NeurOptics | Pupillometric analysis of the ‘absent light reflex’
pupil, pupil exam, pupil examination, pupil pressure measurement, pupil reaction, pupillary, pupillary light reflex, pupillometer, pupillometry, stroke, TBI, trauma, constriction velocity, critical care, critical care nursing, intraocular pressure, modified rankin scale, neurocritical care, neurologist, neuroscience nursing, neurosurgeon, medical devices, NIH Stroke Scoring Scale, NIHSS, ophth, ophthalmic, ophthalmic surgery, ophthalmologist, ophthalmology, opthal, optometrist to ophthalmologist, PERL
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Pupillometric analysis of the ‘absent light reflex’

Pupillometric analysis of the ‘absent light reflex’

 

Category: Critical Care

 

Larson MD, Muhiudeen I., Pupillometric analysis of the ‘absent light reflex’., Arch Neurol. 1995 Apr;52(4):369-72.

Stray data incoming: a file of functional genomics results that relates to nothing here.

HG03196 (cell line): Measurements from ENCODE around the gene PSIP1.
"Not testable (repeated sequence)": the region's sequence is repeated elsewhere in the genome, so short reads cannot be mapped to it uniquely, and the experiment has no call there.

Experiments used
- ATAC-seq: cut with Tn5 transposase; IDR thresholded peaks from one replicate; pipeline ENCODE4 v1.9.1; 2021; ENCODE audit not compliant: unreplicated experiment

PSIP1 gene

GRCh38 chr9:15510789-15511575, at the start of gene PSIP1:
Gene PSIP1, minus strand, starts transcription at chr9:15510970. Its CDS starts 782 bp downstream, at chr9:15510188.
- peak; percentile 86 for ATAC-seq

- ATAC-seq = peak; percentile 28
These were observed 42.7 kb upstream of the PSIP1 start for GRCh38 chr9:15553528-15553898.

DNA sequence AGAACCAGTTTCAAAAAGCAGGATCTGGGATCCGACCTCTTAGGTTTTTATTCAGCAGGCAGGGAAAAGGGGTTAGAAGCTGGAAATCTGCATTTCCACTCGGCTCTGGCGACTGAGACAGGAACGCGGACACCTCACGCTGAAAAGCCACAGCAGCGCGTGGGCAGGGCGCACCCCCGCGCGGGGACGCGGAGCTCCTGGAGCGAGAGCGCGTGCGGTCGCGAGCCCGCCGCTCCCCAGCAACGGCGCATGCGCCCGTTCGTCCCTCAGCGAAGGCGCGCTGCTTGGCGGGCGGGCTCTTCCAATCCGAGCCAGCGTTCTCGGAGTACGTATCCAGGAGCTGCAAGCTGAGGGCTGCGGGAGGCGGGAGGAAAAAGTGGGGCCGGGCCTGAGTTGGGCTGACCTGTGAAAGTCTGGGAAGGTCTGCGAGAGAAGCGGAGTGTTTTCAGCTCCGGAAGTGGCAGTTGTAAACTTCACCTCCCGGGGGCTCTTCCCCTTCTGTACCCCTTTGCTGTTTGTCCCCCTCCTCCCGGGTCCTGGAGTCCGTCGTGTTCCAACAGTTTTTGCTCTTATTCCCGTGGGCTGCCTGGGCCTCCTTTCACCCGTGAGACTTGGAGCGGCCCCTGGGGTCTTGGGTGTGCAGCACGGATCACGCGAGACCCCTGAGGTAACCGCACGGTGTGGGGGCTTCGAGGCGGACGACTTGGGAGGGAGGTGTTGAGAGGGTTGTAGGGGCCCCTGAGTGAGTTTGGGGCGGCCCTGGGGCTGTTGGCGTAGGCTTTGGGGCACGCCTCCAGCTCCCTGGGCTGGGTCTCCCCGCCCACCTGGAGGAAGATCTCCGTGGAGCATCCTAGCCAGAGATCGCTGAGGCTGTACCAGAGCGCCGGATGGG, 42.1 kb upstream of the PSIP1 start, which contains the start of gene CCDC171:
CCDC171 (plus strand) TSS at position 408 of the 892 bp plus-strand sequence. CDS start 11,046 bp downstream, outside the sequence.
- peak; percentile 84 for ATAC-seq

OBJECTIVE: To measure the “absent light reflex” with an infrared pupillometer. SETTING: Intensive care unit of the Moffitt-Long Hospitals at the University of California-San Francisco. SUBJECTS: Three patients lacking a pupillary light reflex early in the postresuscitation period and a consecutive sample of comatose patients in the intensive care unit in whom clinical (penlight) examination demonstrated an absent light reflex. INTERVENTIONS: A portable infrared pupillometer was moved to the bedside of patients thought to have an absent light reflex, and a series of individual scans were averaged to detect the presence or absence of a light reflex. MAIN RESULTS: The study of patients in the intensive care unit was prompted by the observation of three postresuscitation patients whose pupillary light reflex was thought to be clinically absent but found to be present, although small, with infrared pupillometry. All patients in the intensive care unit with known brain death had an absent light reflex, whereas four of nine of those without brain death but with dilated nonreactive pupils had a small light reflex detectable by the infrared pupillometer. This reflex was characterized by a low maximum constriction velocity and low amplitude of constriction. CONCLUSION: Infrared pupillometry can sometimes reveal the presence of midbrain function that might otherwise be missed in paralyzed patients.